P553: Advanced Statistics in Psychology
Fall 2011; Tues/Thurs, 4-5:15pm
 

PDF Version of Syllabus

Instructor Information
Instructor: Dr. Michael Jones
Office: PY 370
Office Hours: By appointment
Office Phone: 856-1490
Email: jonesmn@indiana.edu

Associate Instructors
Drew Hendrickson
Office Hours:
Email: athendri@indiana.edu

Devin Burns
Office Hours:
Email: devburns@indiana.edu

 

Course Webpage: http://www.indiana.edu/~clcl/P553/

 

Overview
Despite the official title, this course is intended to be an introduction to basic statistics. We will cover fundamental concepts of statistical description and inference with application to the behavioral sciences. Although it is impossible to explore statistical inference separate from research methodology, we will not deeply address issues in experimental design, nor the analysis of complex designs. The lab component of the course will focus on the application of statistical software to real datasets from behavioral experiments, and the lecture component will focus on understanding the concepts, and being able to do anything the software could do with a pencil and calculator. Hence, the goal of this class is twofold: 1) To gain skills and hands-on experience analyzing behavioral data, and 2) To gain a strong understanding of statistical inference, chance, and how to analyze a particular dataset.

Goals:

  • A firm grasp of chance models and the logic of statistical inference
  • Ability to conduct basic statistical tests the old fashion way (by hand)
  • Hands-on experience with data analysis software
  • Ability to design and conduct simple behavioral experiments
  • Development of an annoying knack to critically question everything

Prerequisites
This course is intended to bring all the incoming graduate students in Psychology "up to pace," so it is not intended to "weed out" students with relatively weak previous training in statistics. On the other hand, this course is definitely not remedial. It moves quickly and emphasizes conceptual unification, not rote mechanics. You should have previously taken an undergraduate course in statistics. A purpose of P553 is to enrich and solidify your understanding of the conceptual underpinnings of methods to which you were previously exposed. My hope is that regardless of your previous level of understanding, you come away from this course with a better understanding, and the ability to analyze real experiments.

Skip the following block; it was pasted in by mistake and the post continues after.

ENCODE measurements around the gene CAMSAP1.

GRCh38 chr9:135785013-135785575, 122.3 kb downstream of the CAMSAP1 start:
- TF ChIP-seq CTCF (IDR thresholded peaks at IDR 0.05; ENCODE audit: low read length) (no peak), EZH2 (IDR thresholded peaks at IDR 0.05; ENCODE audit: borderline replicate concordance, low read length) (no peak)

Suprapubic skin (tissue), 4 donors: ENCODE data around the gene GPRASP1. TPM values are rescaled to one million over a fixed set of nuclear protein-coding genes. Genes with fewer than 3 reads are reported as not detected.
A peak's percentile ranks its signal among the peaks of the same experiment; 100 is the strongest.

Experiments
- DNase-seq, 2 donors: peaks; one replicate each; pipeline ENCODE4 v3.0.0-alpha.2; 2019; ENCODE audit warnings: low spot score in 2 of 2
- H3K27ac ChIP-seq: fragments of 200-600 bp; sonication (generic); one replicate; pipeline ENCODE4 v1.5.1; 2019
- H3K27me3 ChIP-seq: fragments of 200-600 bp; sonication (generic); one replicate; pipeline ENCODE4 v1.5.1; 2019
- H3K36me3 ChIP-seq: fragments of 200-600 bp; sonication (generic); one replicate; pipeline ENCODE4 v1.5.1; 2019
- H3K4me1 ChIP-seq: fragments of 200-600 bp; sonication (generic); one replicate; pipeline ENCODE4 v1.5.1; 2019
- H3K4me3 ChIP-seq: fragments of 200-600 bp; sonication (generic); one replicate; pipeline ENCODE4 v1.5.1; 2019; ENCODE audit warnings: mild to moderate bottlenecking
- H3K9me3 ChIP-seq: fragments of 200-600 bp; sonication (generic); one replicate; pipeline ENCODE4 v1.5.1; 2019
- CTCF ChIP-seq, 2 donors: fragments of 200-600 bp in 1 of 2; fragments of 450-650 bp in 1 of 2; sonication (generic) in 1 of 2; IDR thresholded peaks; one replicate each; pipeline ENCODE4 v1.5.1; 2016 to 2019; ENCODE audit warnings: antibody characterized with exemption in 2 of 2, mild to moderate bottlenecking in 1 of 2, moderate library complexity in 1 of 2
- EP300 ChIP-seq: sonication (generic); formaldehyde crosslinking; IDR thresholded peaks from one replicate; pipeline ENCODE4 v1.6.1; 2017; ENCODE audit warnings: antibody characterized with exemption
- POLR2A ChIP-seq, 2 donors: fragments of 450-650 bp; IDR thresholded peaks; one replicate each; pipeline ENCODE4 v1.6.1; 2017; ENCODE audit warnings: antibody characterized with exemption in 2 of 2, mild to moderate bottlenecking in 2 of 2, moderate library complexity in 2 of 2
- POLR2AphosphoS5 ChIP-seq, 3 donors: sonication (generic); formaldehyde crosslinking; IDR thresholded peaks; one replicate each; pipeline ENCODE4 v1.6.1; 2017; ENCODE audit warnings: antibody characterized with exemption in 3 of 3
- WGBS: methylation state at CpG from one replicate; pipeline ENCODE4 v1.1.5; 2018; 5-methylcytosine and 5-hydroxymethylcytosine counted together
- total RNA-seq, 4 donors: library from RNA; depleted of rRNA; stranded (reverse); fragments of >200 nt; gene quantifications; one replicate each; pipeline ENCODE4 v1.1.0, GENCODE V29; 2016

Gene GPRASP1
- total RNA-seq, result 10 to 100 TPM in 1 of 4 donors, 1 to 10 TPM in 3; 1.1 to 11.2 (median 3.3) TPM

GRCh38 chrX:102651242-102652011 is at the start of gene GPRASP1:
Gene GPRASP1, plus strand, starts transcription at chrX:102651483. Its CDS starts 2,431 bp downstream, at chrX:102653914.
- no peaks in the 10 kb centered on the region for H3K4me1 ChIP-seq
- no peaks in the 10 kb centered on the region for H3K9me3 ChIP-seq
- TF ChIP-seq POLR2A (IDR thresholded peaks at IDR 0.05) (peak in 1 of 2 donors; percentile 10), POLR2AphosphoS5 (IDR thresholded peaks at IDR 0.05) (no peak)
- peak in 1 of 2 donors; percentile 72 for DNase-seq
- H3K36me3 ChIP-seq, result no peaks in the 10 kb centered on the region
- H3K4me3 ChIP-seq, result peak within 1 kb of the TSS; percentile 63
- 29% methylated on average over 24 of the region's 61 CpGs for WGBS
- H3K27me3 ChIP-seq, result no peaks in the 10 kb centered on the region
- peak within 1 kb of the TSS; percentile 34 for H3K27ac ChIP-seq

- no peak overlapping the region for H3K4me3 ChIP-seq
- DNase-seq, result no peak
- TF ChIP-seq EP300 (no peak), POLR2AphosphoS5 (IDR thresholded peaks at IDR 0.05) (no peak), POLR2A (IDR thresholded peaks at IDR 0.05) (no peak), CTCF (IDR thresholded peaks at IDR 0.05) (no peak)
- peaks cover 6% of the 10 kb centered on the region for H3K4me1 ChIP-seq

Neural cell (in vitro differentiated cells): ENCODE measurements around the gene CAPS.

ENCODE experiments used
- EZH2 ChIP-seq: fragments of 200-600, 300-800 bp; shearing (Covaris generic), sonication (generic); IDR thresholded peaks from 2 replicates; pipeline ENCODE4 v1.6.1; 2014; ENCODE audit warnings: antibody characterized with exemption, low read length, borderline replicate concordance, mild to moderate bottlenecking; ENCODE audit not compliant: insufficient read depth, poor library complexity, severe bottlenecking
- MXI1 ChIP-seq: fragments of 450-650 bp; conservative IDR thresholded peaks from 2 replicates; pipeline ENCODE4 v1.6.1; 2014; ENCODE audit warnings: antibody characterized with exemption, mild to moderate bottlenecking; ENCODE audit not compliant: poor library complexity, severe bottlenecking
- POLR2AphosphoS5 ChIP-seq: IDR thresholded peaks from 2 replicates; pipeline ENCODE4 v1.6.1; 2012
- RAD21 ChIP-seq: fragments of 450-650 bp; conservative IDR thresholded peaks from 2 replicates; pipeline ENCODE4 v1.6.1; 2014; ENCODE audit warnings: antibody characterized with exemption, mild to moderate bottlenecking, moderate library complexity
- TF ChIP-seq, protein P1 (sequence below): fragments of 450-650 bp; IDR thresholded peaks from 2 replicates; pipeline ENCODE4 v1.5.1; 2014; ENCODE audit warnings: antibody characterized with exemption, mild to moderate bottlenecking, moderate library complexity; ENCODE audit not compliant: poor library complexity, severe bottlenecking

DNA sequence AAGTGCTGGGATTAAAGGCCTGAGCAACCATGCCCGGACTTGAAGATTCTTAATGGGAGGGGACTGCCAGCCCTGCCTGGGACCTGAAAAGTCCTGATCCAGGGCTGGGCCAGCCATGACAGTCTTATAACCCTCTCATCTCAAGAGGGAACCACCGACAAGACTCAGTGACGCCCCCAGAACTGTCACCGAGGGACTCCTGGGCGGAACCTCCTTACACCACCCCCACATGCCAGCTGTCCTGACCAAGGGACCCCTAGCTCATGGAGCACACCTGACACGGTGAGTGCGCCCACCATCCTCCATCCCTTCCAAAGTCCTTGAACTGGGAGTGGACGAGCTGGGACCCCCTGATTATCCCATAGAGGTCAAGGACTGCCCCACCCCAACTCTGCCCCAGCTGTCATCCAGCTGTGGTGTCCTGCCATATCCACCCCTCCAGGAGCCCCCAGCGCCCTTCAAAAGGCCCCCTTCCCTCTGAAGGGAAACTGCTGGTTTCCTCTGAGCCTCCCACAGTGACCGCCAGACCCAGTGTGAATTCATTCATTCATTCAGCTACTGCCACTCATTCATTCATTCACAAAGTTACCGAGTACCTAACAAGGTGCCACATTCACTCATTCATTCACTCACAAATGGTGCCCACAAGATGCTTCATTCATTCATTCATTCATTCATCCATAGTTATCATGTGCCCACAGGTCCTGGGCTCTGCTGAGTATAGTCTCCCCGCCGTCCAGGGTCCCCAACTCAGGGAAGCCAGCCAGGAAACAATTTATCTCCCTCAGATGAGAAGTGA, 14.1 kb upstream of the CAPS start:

Students with relatively strong previous training in statistics should also find this course useful to refresh their knowledge and to gain a deeper understanding of the basic concepts. If you are a Psychology major and have already taken a comparable graduate-level course, and feel that you are already thoroughly familiar with the material in P553, please see the instructor to discuss a possible exemption from the P553 requirement. Students exempted from P553 are encouraged to take more advanced statistics courses instead. It is very uncommon to be exempted from P553 without any prior graduate-level statistics training.

While most of the examples discussed in class will come from psychology, students from other fields are welcome.

Materials

Textbook:
Howell, D. C. (2009). Statistical Methods for Psychology (7th Edition). Wadsworth Publishing. ISBN: 0495597848

Copies are available at the IU bookstore. Please contact me immediately if you have any trouble obtaining copies of the textbook.

SPSS Software: The laboratory sessions will use the SPSS Software package. I am not using SPSS because I think it is the best but, rather (like parametric statistics), it is what you are most likely to encounter when you go on to do research. Most data analysis packages work very similarly, and transfer between them is usually quite easy. The laboratory sessions will emphasize using SPSS for data analysis, and an understanding of SPSS is essential for the lab assignments. You will find SPSS in any computer lab on campus. In addition, UITS has an agreement with SPSS to offer the full version to students for their personal computers for a fee of $50 (1-year license).  To find out more, go to the IU Statmath center (http://www.indiana.edu/~statmath/)